Super User is a question and answer site for computer enthusiasts and power users. Join them; it only takes a minute:

Sign up
Here's how it works:
  1. Anybody can ask a question
  2. Anybody can answer
  3. The best answers are voted up and rise to the top

Let's say I want to get the size of each folder of a linux file system. When I use ls -la I don't really get the summarized size of the folders.

If I use df I get the size of each mounted file system but that also doesn't help me. And with du I get the size of each subfolder and the summary of the whole file system.

But I want to have only the summarized size of each folder within the ROOT folder of the file system. Is there any command to achiev that?

share|improve this question

migrated from Jul 12 '10 at 18:25

This question came from our site for professional and enthusiast programmers.

up vote 256 down vote accepted
du -sh /*

-s to give only the total for each command line argument, -h for human-readable suffixes (optional). /* simply expands to all directories (and files) in /.

share|improve this answer
If you have dot-directories in the root directory, you can use shopt -s dotglob to include them in the count. – Philipp Jul 11 '10 at 21:55
It's very usefull, because it's simple and you can place what path you want instead of /*, e.g. ./ for current directory or ./* for each item in current directory. – psur Aug 9 '12 at 6:22
@psur or you can use ./*/ to get only subfolders and not all items – relascope Jan 28 at 23:48

I often need to find the biggest directories, so to get a sorted list containing the 20 biggest dirs I do this:

du -m /some/path | sort -nr | head -n 20

In this case the sizes will be reported in megabytes.

share|improve this answer
Here's a way to get it more readable du -sh /some/path | sort -hr | head -n 20 – Xedecimal Jul 8 '13 at 15:49
@Xedecima the problem with using h is the sort doesn't know how to handle different sizes. For example 268K is sorted higher than 255M, and both are sorted higher than 2.7G – chrisan Dec 27 '13 at 18:33
The -h (human readable) argument on the 'sort' command should properly read these values. Just like du's -h flag exports them. Depending on what you're running I'm guessing. – Xedecimal Apr 14 '14 at 18:02

The existing answers are very helpful, maybe some beginner (like me) will find this helpful as well.

  1. Very basic loop, but for me this was a good start for some other size related operations:

    for each in $(ls) ; do du -hs "$each" ; done
  2. Very similar to the first answer and nearly the same result as 1.), but it took me some time to understand the difference of * to ./* if in a subdirectory:

    du -sh ./*
share|improve this answer

I like to use Ncdu for that, you can use the cursor to navigate and drill down through the directory structure it works really well.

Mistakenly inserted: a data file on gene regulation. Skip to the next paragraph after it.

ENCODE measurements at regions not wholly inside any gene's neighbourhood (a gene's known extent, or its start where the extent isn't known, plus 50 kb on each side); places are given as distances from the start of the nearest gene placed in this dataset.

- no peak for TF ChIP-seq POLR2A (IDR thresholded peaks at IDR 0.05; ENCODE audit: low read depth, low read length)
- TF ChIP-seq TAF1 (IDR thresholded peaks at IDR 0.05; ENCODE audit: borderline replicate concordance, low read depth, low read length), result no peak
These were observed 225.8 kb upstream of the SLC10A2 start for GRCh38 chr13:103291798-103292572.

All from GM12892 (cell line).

share|improve this answer

The following du invocation should work on BSD systems:

du -d 1 /
share|improve this answer
My du (Ubuntu 10.4) doesn't have a -d option. What system are you on? – Thomas Jul 11 '10 at 17:30
On my openSUSE it doesn't have a -d option either :( – 2ndkauboy Jul 11 '10 at 17:33
OK, then it's a BSD option only (I'm on OS X). – Philipp Jul 11 '10 at 17:37
Right portable option combination on BSD/*NIX is du -sk /*. I hate the -k stuff soooo much. Linux' -h totally rocks. – Dummy00001 Jul 11 '10 at 19:46
in other systems, its --max-depth – Vishnu Kumar Sep 1 '15 at 12:49

This isn't easy. The du command either shows files and folders (default) or just the sizes of all items which you specify on the command line (option -s).

To get the largest items (files and folders), sorted, with human readable sizes on Linux:

du -h | sort -h

This will bury you in a ton of small files. You can get rid of them with --threshold (1 MB in my example):

du --threshold=1M -h | sort -h

The advantage of this command is that it includes hidden dot folders (folders which start with .).

If you really just want the folders, you need to use find but this can be very, very slow since du will have to scan many folders several times:

find . -type d -print0 | sort -z | xargs --null -I '{}' du -sh '{}' | sort -h
share|improve this answer
--threshold ^^^ this option is not availavle on linux – podarok Oct 6 '15 at 12:30
@podarok It's available on OpenSUSE 13.2 Linux. Try to find a more recent version of your distribution or compile a more recent version of the package yourself. – Aaron Digulla Oct 7 '15 at 8:51
It doen't work on Ubuntu LTS (14.04). It is the most recent one )) – podarok Oct 7 '15 at 13:16
@podarok Which version of GNU coreutils? Mine is 8.24. – Aaron Digulla Oct 8 '15 at 7:33
Caching might have been a bad term. I was thinking of something like done in this port where we scan the disks contents once into a mapping and then continue using data from that mapping rather than hitting the disk again. – Hennes Jan 12 at 14:09

Be aware, that you can't compare directories with du on different systems/machines without getting sure, both share the same blocksize of the filesystem. This might count if you rsync some files from a linux machine to a nas and you want to compare the synced directory on your own. You might get different results with du because of different blocksizes....

share|improve this answer

You might also want to check out xdiskusage. Will give you the same information, but shown graphically, plus allows to drill down (very useful). There are other similar utilities for KDE and even Windows.

share|improve this answer

You must log in to answer this question.

Not the answer you're looking for? Browse other questions tagged .